They say life begins at Forty! And certainly these adventures celebrating four decades of the Fifth Doctor prove that there’s life in the old dog yet
Fans of a certain age might squirm a little uncomfortably in their seats as they realize that it’s a whole forty years this month since they watched Peter Davison’s debut in Castrovalva from behind the sofa. But it’s a landmark worth celebrating, and Big Finish’s Doctor Who: Forty does it in considerable style.
Admittedly, when Big Finish announced the concept for these two boxsets it sounded a strange way to mark the occasion. The Fifth Doctor would become displaced in time. In these stories he finds himself inhabiting other moments in his life, dropped into confrontations with classic Second Doctor villains. But despite featuring the Cyberman of Telos and the Ice Warriors, Forty firmly focuses on the Fifth Doctor’s own history. Almost like a science fiction take on the classic midlife crisis, the two stories in this set see him gain a new perspective on where he’s been and where he’s going and not much liking what he sees.
The Secrets of Telos combines a mystery for the Doctor with a terrible dilemma for his companions
The set opens with six-parter The Secrets of Telos, and the Doctor finding himself dislocation in time. But rather than his usual mode of transport through history, this is something more like Sam Beckett’s predicament in Quantum Leap. The Doctor’s mind has been projected forward along his own timeline to possess his own future body. His first hint that something is wrong is Tegan getting her hair cut short and changing from her stewardess uniform into a white boob tube in the blink of an eye. And his second is that Adric is nowhere to be seen.
Exactly why Adric no longer travels with them is something Nyssa and Tegan wisely decide to keep from him. But the difficulty they have in keeping their secret, and the more the Doctor realizes he wants to know, web of time be damned, forms the emotional core of the set.
The companions’ dilemma worsens considerably when the trio discover they’re on a rocket ship heading away from the planet Telos. A rocket ship carrying an unintended cargo that evokes all their worst memories. Janet Fielding in particular rises to the challenge of some excellent material as her unresolved anger with the Doctor for failing to save Adric threatens to explode at the non-plussed Time Lord.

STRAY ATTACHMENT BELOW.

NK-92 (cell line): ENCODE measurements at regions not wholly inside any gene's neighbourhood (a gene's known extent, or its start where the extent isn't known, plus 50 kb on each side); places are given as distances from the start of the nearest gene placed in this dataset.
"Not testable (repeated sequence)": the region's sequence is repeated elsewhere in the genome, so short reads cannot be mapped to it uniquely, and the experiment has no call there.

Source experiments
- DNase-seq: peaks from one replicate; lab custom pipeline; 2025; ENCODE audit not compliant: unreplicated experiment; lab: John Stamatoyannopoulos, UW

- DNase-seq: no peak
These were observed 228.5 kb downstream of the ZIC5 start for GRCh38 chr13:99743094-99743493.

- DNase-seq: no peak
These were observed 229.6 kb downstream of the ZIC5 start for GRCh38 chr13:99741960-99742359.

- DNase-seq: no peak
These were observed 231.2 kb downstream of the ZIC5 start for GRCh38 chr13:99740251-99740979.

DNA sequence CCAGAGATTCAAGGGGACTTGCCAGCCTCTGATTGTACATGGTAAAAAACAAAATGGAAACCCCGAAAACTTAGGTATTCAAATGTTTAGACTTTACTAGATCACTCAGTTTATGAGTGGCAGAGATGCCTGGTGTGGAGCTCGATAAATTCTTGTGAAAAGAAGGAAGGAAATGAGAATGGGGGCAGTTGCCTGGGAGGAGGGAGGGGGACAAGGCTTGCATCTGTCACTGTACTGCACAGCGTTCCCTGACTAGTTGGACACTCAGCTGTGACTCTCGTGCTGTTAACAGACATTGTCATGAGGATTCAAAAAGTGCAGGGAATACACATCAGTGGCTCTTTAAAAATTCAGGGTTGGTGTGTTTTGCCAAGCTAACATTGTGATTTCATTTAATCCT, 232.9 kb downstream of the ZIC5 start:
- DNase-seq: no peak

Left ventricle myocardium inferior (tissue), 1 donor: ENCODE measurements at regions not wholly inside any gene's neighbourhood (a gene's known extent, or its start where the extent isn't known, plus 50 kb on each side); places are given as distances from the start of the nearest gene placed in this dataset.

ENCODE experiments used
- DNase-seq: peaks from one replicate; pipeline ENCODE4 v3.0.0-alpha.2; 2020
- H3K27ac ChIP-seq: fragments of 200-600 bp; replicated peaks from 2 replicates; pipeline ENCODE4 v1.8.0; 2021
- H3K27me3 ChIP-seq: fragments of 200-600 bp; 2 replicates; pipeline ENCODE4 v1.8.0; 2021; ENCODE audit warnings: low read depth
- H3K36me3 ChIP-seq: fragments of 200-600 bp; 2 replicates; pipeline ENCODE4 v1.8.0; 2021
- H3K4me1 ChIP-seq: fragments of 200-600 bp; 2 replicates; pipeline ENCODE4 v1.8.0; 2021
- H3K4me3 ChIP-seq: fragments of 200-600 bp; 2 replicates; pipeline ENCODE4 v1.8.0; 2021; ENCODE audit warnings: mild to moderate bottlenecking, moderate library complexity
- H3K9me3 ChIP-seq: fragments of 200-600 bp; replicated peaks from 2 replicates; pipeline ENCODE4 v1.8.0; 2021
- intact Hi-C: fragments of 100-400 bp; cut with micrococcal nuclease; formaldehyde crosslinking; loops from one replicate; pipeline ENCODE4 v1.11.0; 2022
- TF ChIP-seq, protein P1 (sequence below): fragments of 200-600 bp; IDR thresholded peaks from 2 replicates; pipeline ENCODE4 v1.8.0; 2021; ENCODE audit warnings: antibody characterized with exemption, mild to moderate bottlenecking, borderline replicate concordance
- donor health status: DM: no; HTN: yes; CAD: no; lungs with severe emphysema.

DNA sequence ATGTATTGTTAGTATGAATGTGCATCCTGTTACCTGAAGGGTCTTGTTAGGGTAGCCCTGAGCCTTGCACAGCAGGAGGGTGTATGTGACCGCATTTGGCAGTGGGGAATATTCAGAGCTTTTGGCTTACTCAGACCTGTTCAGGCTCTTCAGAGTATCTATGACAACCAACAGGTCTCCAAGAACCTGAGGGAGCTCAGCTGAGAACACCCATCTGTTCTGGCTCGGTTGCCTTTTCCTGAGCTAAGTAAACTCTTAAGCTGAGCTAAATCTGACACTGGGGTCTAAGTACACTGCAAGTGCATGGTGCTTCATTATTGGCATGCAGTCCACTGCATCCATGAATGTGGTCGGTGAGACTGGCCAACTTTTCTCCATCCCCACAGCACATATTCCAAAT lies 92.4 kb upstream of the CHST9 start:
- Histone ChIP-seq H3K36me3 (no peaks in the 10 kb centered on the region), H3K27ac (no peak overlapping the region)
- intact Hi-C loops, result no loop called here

The synergy between the pulsing sound effects and purring voices of the Tomb Cybermen and the driving metallic theme of their 80s incarnation is stunningly effective
But this isn’t just any rocket ship. It’s Captain Hopper’s rocket ship from Tomb of the Cybermen, and we’re revisiting it only six hours after the events of that story. Tomb is a story that Big Finish have revisited more frequently than most. But ultimately Secrets of Telos is a superior example. If Earthshock had vague notions of channeling the atmosphere and danger of Alien, then Secrets of Telos is the Alien³ of Cybermen stories. There a rogue alien egg threatens the crew in their cryo-chambers. Here it’s the lone surviving cybermat from Tomb that conceals itself aboard in order to convert them as they sleep. But after the inevitable crash that follows, things take a decidedly different turn.
The themes of Tomb are successfully echoed here, with a vast underground Cyberman stronghold on a long lost planet, the Doctor and his friends of a fate worse than death, and a maniacal, self-declared genius with deranged notions of using Cyber-technology for her own twisted plans. But Tomb was always one of the 1960s’ most visceral entries. As a result, this hybrid between it and the patented body horror and violence of the 1980s works astonishingly well. The driving insistence of Howard Carter’s literally note perfect recreation of 80s Cyberman music adds huge amounts of tension and dread, and sits perfectly atop the more inhuman, electronic purring of Nicholas Briggs’ 60s Cybervoices. The result is a story where such elements complement and elevate, rather than dilute, its homage to the Fifth Doctor.